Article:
The quest to beat floodwaters in Australia
Australia's notoriously wild weather has inflicted blistering heat-waves on the west coast in recent months, while dumping unprecedented rainfall in the east.
To protect communities from natural disasters, engineers are exploring the dynamics of floodwaters using a unique 60 sq m concrete and wooden replica of a district of Newcastle, a busy port north of Sydney that is prone to serious inundation.
A team from the Water Research Laboratory at the University of New South Wales hopes the three dimensional model will help better shield homes and businesses from flash flooding, as well as improve evacuation procedures.
"The water goes barrelling down Morgan Street in Merewether…and takes a left hand turn and then travels through a residential area," explains engineer Grantley Smith, as the miniature suburb is swamped by simulated flooding.
The experiment depicts an area that researchers say is typical of other flood-affected towns and cities across Australia, and it is providing data that computer analysis cannot.
"You could appreciate that getting out and measuring flows in a real flood is difficult to do for two reasons; one is that floods can happen very quickly, so you have to be well prepared and on the spot to collect that data, but also it is very dangerous," says Mr Smith.
"So we use the physical model to give us information about flow distributions and flow velocities in a very detailed way through this representative flood plain that we have built to improve the techniques that you use to apply numerical models."
The project replicates the appalling impact of a one-in-200-year storm that pounded Newcastle in 2007, when mountainous waves forced a coal freighter, the Pasha Bulker, to run aground on a city beach.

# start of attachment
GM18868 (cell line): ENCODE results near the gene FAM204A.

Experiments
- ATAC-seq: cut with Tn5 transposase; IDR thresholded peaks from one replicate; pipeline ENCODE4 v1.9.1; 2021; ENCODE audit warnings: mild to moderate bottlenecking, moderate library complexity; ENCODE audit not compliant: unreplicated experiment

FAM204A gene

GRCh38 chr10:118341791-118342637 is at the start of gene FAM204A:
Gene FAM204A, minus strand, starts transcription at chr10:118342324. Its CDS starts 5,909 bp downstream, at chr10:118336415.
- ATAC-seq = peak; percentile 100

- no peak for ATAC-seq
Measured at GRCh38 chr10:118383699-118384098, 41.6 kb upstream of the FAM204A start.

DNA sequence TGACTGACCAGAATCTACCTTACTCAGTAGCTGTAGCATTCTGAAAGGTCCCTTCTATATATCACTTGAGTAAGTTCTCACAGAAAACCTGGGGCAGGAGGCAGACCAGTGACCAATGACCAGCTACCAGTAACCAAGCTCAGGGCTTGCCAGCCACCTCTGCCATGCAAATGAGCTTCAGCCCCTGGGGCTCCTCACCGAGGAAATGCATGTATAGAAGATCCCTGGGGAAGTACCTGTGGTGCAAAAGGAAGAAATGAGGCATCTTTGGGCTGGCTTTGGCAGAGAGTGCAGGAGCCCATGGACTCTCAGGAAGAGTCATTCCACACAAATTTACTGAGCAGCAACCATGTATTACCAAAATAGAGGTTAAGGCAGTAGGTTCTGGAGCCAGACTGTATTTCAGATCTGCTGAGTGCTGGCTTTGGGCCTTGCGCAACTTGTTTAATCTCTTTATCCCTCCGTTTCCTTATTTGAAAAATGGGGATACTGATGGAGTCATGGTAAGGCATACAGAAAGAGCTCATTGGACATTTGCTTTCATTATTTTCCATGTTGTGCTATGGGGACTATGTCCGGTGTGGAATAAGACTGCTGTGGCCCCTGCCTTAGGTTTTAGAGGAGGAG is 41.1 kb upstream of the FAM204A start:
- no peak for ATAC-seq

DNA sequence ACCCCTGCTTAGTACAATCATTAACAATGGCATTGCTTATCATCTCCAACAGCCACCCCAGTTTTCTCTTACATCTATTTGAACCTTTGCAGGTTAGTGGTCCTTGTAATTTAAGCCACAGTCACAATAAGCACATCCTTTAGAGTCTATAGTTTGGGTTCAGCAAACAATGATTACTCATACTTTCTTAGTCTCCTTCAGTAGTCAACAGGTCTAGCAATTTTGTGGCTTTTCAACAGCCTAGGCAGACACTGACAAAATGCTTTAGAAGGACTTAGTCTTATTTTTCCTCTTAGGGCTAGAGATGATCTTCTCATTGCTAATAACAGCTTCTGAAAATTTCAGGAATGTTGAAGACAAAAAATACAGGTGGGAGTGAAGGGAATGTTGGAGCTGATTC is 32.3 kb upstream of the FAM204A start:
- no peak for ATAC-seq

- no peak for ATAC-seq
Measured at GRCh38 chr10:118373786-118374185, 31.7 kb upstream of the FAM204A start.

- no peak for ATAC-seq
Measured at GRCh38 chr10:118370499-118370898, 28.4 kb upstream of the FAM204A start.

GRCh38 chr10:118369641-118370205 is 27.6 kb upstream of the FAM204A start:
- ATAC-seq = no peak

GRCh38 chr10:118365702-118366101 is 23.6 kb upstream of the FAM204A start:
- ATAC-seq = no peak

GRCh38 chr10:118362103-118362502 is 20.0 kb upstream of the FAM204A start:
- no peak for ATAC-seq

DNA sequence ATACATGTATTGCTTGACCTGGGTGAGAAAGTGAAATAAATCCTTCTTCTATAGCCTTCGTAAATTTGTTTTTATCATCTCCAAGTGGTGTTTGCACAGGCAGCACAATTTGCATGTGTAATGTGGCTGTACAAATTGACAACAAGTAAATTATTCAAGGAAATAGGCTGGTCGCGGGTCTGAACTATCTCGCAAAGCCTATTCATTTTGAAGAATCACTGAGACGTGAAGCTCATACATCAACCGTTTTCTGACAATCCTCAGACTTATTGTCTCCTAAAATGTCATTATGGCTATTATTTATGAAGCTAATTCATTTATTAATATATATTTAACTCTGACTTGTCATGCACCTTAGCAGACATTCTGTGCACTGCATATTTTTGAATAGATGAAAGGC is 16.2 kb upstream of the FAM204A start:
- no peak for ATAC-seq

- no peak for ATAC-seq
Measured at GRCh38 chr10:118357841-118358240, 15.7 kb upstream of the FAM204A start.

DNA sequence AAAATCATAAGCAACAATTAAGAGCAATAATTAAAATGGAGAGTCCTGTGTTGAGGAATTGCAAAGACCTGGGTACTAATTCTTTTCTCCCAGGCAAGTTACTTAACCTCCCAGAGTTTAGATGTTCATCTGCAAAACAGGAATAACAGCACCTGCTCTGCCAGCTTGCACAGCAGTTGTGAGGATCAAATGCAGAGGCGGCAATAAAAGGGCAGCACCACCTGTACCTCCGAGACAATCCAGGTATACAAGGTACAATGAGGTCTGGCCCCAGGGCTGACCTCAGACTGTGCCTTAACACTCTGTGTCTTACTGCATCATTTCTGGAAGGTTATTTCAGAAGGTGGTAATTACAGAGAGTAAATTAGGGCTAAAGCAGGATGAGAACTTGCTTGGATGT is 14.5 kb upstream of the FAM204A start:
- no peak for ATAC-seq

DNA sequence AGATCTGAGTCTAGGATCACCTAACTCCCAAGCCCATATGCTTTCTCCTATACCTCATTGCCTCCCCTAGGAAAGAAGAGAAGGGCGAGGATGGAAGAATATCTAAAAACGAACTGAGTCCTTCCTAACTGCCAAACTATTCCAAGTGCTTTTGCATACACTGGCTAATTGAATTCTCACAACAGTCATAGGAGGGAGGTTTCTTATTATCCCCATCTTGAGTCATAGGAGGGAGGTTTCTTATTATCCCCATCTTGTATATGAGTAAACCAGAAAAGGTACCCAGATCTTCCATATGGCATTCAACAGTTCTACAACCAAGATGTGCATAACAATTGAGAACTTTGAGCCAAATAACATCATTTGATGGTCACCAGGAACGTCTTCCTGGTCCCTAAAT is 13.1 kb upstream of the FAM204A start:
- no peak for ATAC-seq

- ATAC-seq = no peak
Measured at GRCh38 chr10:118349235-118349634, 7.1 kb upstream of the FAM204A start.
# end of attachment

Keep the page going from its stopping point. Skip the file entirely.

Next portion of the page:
Not far away, Marcello Capone was returning home as the streets started filling with water.
"It was just chaos. People were abandoning their cars," the 50-year-old teacher said.
The floodwaters rose so rapidly that Mr Capone and his two children were forced to take refuge in a garage loft. As their neighbourhood disappeared under the murky tide, they ventured out in a small, inflatable dinghy.
"We were the only boat running around the streets. It was quite amusing for a while, until we then realised there were people in distress. We helped ferry many people to the bowling club, which was elevated. It's a day I'll never forget," he said.
On 8 June 2007, thunderstorms roared through the Hunter and Central Coast regions of New South Wales, causing damage estimated at A$1.35bn (US$1.41bn; £891.54m).
In just six hours, 164mm of rain fell on Newcastle, and the emergency services were overwhelmed by thousands of calls for help.
Barbara Gaudry, a former Newcastle city councillor whose home was damaged in the deluge, recalls a frightening time.
"We live on a highly urbanised flood plain which is really vulnerable to flooding, and fortunately, the flooding occurred after school had finished for the day because I think there would have been the potential for a great loss of life. It was a terrifying experience for a lot of people," she said.
Almost five years on, Mrs Gaudry worries that Newcastle has still not done enough to safeguard the community.
"We're still in a state on unpreparedness," she insists. "With climate change, there are predictions of much more intense rainfall, storms and flash flooding, and so cities like Newcastle need to be prepared for that.
"We're allowing development to occur where it shouldn't, and we're not taking the precautions that we should be."
Authorities across Australia face the huge task of insulating cities and towns from the continent's capricious weather.
Officials in Newcastle say that A$40m is being spent on a "complete flood warning system", which would include refuges and stricter controls on development, but they concede that "flood proofing" the entire city is an "impossible task".
The research at the University of New South Wales is part of an overhaul of the Australian Rainfall and Runoff Guidelines, funded by the federal government.
It provides technical information for designing infrastructure to withstand extreme downpours and flooding, but is considered by engineers to be largely out of date.